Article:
Ginkgo biloba: on reproduction, evolution and anomalous existence

There are six Ginkgo trees here along Main St., on the north side Chapman Square, downtown, they are the most abundant species on the two blocks and the smelly not-a-fruits that drop in the fall demonstrate that many of them are female.. You can see the Elk fountain, one of several fountains once installed so locals could ‘water’ their horses. Only two the Ginkgos on the two blocks are male clones that I know of, the others are a mix of male and female seedlings. The male strobili are still in evidence on the trees. The female trees appear to hold their strobili on higher branches, as I could see nothing on the available lower branches with my bad eyes.

Mid-April and the Ginkgos are flowering….well, technically not ‘flowering’, because they aren’t angiosperms.  Botanically speaking, they are doing what they do instead, forming the little structures that contain their sex organs for what would most likely be failed attempts at reproduction.  Think about it, in a community filled with males no progeny will be produced.  We were on one of our walks down an inner section of Tri-Met’s Orange Line, approaching the Tilikum Bridge, when I noticed this event…I was a little surprised.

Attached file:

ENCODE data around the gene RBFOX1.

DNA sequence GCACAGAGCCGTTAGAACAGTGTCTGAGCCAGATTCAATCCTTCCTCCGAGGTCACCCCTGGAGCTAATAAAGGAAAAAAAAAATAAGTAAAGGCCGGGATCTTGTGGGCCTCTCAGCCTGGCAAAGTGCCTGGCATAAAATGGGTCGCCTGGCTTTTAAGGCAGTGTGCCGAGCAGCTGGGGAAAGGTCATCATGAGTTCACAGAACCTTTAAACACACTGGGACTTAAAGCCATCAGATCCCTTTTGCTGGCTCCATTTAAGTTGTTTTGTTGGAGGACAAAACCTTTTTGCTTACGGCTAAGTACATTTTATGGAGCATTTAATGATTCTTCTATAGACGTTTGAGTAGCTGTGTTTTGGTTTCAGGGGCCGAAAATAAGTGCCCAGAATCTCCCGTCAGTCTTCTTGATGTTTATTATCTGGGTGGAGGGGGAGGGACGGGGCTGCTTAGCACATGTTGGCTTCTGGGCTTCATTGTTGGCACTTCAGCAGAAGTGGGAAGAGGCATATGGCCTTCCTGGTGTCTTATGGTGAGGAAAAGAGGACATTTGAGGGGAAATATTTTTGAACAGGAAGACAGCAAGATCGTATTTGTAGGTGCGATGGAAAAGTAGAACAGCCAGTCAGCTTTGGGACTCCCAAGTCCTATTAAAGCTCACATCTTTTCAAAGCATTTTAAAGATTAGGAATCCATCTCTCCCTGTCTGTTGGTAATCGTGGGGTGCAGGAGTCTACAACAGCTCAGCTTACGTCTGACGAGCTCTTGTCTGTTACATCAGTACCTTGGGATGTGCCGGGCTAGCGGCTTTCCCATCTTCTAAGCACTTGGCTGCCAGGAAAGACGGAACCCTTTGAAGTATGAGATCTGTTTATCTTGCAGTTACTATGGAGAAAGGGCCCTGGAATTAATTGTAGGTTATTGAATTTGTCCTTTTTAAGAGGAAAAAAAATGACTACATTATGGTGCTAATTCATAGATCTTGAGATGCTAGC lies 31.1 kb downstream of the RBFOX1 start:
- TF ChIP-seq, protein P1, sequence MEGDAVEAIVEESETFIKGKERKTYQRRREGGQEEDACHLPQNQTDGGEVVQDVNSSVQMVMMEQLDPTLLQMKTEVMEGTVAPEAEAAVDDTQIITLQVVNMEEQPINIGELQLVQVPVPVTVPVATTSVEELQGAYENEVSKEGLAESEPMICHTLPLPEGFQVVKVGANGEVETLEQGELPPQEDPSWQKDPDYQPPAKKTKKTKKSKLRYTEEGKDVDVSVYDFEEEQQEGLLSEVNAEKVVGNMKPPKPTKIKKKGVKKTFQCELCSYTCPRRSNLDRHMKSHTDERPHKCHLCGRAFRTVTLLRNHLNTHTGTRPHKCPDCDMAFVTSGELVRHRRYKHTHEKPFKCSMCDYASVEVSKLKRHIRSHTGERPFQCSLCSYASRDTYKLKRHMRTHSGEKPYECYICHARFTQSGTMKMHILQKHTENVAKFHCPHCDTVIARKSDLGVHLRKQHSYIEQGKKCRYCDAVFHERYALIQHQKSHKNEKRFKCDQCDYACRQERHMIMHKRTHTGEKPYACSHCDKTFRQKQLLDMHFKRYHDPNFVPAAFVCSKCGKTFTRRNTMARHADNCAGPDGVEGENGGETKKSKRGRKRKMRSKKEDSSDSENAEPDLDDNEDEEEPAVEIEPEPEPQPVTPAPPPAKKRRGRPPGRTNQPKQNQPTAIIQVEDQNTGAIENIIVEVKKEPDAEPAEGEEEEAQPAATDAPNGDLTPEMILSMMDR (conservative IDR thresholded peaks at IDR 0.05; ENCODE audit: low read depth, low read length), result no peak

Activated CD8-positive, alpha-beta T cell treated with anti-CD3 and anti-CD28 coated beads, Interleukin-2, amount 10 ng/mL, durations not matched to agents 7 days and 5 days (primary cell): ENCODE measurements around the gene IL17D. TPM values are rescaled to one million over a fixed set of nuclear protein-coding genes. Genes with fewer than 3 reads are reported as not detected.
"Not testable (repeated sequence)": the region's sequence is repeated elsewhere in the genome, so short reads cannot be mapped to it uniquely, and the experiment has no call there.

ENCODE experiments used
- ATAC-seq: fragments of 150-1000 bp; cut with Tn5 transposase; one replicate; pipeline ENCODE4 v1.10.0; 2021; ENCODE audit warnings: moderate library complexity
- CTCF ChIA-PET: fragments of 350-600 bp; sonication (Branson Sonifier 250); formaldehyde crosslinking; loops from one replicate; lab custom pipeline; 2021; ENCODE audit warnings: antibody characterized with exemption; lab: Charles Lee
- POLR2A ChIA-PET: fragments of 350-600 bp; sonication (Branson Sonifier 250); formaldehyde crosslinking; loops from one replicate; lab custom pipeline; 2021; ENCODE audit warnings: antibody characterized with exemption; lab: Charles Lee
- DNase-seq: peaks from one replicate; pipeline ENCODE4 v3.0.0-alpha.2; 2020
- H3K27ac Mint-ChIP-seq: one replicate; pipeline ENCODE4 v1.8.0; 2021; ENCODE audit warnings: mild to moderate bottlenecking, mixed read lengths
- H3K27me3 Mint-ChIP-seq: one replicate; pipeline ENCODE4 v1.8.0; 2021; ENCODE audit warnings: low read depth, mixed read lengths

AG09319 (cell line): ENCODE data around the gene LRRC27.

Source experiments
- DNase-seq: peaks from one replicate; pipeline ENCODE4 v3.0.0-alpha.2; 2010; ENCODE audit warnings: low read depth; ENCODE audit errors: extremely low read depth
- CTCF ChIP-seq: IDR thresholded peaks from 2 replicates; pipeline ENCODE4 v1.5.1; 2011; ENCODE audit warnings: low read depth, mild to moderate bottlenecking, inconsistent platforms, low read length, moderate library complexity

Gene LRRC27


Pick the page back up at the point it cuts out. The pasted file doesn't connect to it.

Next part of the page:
If you know much about Ginkgos you probably know about their fruit, which again is not technically a ‘fruit’ because they aren’t angiosperms and only angiosperms form ‘fruit’, but their ‘fruit like’ structures are notoriously stinky when they become ripe, smelling like what many describe as being similar to dog ‘poo’, others liken it more to ‘vomit’, either equally unpleasant, when they fall to the ground and splatter or are stepped on…one of the reasons why these trees are cloned, grafted, by the nursery industry….By cloning selected forms propagators allow us to remove the chance of purchasing a female tree…unless in their zeal to bring a particular form to market they select a tree that hasn’t flowered yet….Without looking at their chromosomes, it is nearly impossible to determine the sex of a juvenile tree.  Clones stay true to their sex, so if their scion wood, or buds, are taken from a male tree, the result will be a male clone.  Ginkgos are a dioecious species, ‘di’ meaning two, so any one individual plant produces only male or female structures, so it takes two trees, of opposite sex, to produce viable seed.  Monoecious means that an individual plant produces male and female structures.  In Ginkgo spp. and the non-flowering gymnosperms these sexual structures are called stobili or singularly, a strobilus. Continue reading